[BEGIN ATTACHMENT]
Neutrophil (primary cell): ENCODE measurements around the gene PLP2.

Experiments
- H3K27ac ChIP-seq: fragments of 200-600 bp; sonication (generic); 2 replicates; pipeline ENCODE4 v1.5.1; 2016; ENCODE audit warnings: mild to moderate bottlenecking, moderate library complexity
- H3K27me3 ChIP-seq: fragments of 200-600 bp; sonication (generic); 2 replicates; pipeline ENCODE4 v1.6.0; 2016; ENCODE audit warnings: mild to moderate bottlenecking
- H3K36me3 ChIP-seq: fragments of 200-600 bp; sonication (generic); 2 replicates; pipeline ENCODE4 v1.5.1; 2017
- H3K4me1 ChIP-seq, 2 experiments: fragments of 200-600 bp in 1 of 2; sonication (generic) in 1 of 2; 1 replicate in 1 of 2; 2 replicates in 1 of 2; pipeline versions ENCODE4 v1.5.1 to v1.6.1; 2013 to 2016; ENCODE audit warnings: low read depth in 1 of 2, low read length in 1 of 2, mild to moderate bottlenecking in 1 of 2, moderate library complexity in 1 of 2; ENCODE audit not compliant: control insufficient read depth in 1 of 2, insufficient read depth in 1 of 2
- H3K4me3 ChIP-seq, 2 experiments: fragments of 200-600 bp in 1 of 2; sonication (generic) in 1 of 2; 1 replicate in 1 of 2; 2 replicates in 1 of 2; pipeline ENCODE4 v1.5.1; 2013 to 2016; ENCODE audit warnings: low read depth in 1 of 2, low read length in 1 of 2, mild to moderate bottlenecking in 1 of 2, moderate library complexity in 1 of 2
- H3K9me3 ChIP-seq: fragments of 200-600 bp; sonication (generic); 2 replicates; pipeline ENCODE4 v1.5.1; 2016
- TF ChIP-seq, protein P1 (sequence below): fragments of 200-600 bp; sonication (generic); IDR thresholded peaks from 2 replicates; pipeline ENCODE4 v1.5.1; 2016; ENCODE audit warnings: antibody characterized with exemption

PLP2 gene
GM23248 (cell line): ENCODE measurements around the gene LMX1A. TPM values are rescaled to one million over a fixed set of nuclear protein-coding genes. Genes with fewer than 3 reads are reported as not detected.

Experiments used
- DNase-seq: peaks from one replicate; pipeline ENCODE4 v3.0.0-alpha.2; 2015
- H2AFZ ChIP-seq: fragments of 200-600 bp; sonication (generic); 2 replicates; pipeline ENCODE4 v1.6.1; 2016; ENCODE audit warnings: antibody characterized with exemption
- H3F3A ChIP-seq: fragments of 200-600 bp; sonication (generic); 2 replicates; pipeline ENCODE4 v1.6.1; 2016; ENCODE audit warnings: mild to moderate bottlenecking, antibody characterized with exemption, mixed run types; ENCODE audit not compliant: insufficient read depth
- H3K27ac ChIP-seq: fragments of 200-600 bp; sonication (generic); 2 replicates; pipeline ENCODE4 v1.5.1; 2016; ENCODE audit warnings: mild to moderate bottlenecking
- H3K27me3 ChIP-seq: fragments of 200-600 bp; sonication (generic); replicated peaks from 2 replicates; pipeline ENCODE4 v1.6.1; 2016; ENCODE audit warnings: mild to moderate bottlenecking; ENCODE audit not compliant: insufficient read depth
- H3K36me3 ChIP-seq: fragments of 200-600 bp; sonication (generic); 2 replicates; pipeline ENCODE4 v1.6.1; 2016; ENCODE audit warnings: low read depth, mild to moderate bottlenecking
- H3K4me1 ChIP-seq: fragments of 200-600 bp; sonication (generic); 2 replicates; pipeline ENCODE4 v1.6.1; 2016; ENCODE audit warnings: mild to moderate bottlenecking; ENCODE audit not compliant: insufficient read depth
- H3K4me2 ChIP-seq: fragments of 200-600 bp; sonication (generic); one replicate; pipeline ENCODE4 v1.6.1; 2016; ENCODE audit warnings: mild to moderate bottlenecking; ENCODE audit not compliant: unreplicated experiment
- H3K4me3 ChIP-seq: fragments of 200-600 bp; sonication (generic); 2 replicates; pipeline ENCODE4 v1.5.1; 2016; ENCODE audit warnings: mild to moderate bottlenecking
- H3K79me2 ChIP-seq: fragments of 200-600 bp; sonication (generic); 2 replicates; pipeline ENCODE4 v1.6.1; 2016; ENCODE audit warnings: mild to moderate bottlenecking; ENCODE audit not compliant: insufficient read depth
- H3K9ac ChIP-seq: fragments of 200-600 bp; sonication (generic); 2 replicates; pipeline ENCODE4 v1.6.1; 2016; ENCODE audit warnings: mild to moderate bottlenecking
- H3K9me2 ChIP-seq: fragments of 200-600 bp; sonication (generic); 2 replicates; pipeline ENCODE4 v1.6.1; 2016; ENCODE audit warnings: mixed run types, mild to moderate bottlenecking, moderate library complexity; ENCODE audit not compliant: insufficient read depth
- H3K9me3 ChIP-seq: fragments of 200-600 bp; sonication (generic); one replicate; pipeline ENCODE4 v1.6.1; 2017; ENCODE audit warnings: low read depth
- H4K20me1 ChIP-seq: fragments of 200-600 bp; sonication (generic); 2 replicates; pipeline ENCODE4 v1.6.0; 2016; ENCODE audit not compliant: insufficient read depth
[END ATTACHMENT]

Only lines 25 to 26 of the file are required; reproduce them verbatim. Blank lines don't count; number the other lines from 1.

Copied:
- H3K9me3 ChIP-seq: fragments of 200-600 bp; sonication (generic); one replicate; pipeline ENCODE4 v1.6.1; 2017; ENCODE audit warnings: low read depth
- H4K20me1 ChIP-seq: fragments of 200-600 bp; sonication (generic); 2 replicates; pipeline ENCODE4 v1.6.0; 2016; ENCODE audit not compliant: insufficient read depth